Tuesday, August 19, 2008

NGolala Village

It seemed fake – the first time we walked into the village of NGolala [pronounced Guala]. Because it was really that – a village in the middle of Sierra Leone, Africa. Just like photos I’ve seen and movies I’ve watched, here it was right before our eyes and all around us. Across a road, down a narrow dirt pathway and through the jungle is how you get to NGolala Village from the COTN property. With Sarah as our guide, we made our way down the stone staircase to the stream that passes at the entrance to NGolala. Nestled in the middle of bush and trees and thick jungle are more than 50 homes made of mud, sticks and thatch roofs. They are scattered here and there – some close to one another, others at a distance. Little dirt pathways lead to this section of houses and that section. We are greeted by children carrying water from the stream up to their homes for cooking, washing or drinking. They smile at us and greet “Aunty Sarah,” water dripping down their faces and arms – their little bodies full of muscle. We stop at each home to greet each family, cooking women or a grandmother sitting on the porch, lest we leave anyone out. “Buah” [hello], they say to us and “Buah, bicea,” we answer back, hoping we’re pronouncing the words correctly. We shake hands; we smile; we laugh together when neither one of us can speak to the other very well. And yet, we recognize that both sides want to know more about the other.

Here, life seems so basic – its about working to get enough food for your family to eat that day, cooking it and keeping the house running by washing clothes, cleaning the home and raising the children. Sleep comes when its dark, on the reed mat spread out on the dirt floor and under the thatch roof. The early sun awakens everyone for another day. There are distractions in life here, sure, but they are very different than our Western distractions of TV, media, social commitments and everything else that flashes before our eyes each moment at home. Here, life is just a lot more basic – simple. The reliance on God also seems a lot more evident here because the people must trust in Him to literally survive – for their next meal, a job, protection. We in the U.S., we can pretty easily rely on ourselves for all the essentials in life. This, at times, might also make it easier for us to just push God out of the picture.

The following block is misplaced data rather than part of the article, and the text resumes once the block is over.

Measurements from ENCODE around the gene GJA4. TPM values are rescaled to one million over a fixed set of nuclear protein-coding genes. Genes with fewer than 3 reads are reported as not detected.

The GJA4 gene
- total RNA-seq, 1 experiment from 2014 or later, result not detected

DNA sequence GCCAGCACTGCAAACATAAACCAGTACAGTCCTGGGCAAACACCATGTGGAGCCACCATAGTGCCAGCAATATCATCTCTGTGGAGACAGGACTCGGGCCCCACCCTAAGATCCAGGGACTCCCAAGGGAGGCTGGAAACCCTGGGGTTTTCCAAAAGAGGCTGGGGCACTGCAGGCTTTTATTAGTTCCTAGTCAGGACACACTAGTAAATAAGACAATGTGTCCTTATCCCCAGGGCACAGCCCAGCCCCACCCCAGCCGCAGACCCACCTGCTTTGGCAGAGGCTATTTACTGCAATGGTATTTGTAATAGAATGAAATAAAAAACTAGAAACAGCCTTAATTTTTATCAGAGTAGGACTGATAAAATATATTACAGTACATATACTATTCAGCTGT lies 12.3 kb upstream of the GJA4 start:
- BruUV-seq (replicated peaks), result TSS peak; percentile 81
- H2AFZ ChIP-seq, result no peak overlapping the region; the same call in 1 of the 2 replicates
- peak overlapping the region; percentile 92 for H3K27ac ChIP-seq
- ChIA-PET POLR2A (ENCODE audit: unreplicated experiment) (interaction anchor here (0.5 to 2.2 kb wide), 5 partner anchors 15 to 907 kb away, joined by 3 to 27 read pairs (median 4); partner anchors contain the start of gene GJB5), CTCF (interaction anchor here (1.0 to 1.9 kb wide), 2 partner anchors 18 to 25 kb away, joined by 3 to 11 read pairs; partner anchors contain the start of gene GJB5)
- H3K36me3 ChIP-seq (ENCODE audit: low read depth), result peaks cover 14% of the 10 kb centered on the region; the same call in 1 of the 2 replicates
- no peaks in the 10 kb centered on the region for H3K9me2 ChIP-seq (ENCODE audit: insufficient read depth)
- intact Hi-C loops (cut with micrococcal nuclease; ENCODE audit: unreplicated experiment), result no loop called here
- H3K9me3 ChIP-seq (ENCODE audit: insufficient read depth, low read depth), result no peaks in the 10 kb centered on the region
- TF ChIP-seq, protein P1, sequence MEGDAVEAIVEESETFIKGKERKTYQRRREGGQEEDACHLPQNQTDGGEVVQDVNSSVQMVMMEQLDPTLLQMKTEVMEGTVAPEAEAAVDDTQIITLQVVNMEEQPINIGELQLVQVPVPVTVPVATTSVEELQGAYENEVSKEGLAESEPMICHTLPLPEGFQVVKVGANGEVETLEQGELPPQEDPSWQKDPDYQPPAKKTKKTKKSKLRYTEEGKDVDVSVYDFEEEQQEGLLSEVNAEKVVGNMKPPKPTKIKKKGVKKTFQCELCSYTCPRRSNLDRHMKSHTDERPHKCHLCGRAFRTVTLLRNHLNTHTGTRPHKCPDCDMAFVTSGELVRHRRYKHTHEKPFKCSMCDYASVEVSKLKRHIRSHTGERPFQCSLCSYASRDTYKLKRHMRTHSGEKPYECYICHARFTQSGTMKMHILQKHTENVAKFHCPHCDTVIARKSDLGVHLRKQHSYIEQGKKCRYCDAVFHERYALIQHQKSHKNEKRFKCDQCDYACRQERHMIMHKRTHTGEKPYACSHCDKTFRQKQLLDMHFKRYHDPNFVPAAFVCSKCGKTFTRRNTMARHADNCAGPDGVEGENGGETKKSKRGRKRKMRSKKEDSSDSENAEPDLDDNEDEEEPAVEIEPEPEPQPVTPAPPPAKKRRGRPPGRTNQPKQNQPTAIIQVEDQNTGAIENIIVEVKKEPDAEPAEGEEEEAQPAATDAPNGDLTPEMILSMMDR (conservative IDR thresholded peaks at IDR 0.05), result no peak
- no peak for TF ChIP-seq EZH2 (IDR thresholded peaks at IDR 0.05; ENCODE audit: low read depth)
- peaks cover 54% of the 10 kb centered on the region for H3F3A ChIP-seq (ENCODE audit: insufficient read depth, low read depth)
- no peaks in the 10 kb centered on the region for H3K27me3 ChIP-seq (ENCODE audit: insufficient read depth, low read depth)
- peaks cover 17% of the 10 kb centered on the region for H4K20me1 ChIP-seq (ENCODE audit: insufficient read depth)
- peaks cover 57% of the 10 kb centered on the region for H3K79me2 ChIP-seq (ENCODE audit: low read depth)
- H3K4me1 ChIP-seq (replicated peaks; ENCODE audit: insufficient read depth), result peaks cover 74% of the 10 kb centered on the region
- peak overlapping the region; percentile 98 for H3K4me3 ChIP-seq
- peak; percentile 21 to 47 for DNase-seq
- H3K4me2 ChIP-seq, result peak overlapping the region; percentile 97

We continue through the village – trying to take it all in. To grasp the different way of life right before us. When we shake hands with people, there is a genuine look in their eyes that we don’t always see at home – a warmness in their voice that sparks our curiosities – Why do they care so much that we’re here? Why are they so happy to greet us? Why so welcoming to strangers of another color?

We left that day trying to make sense of the jungle village that we saw and the many hard-working people we’d met. Life here is so very different.

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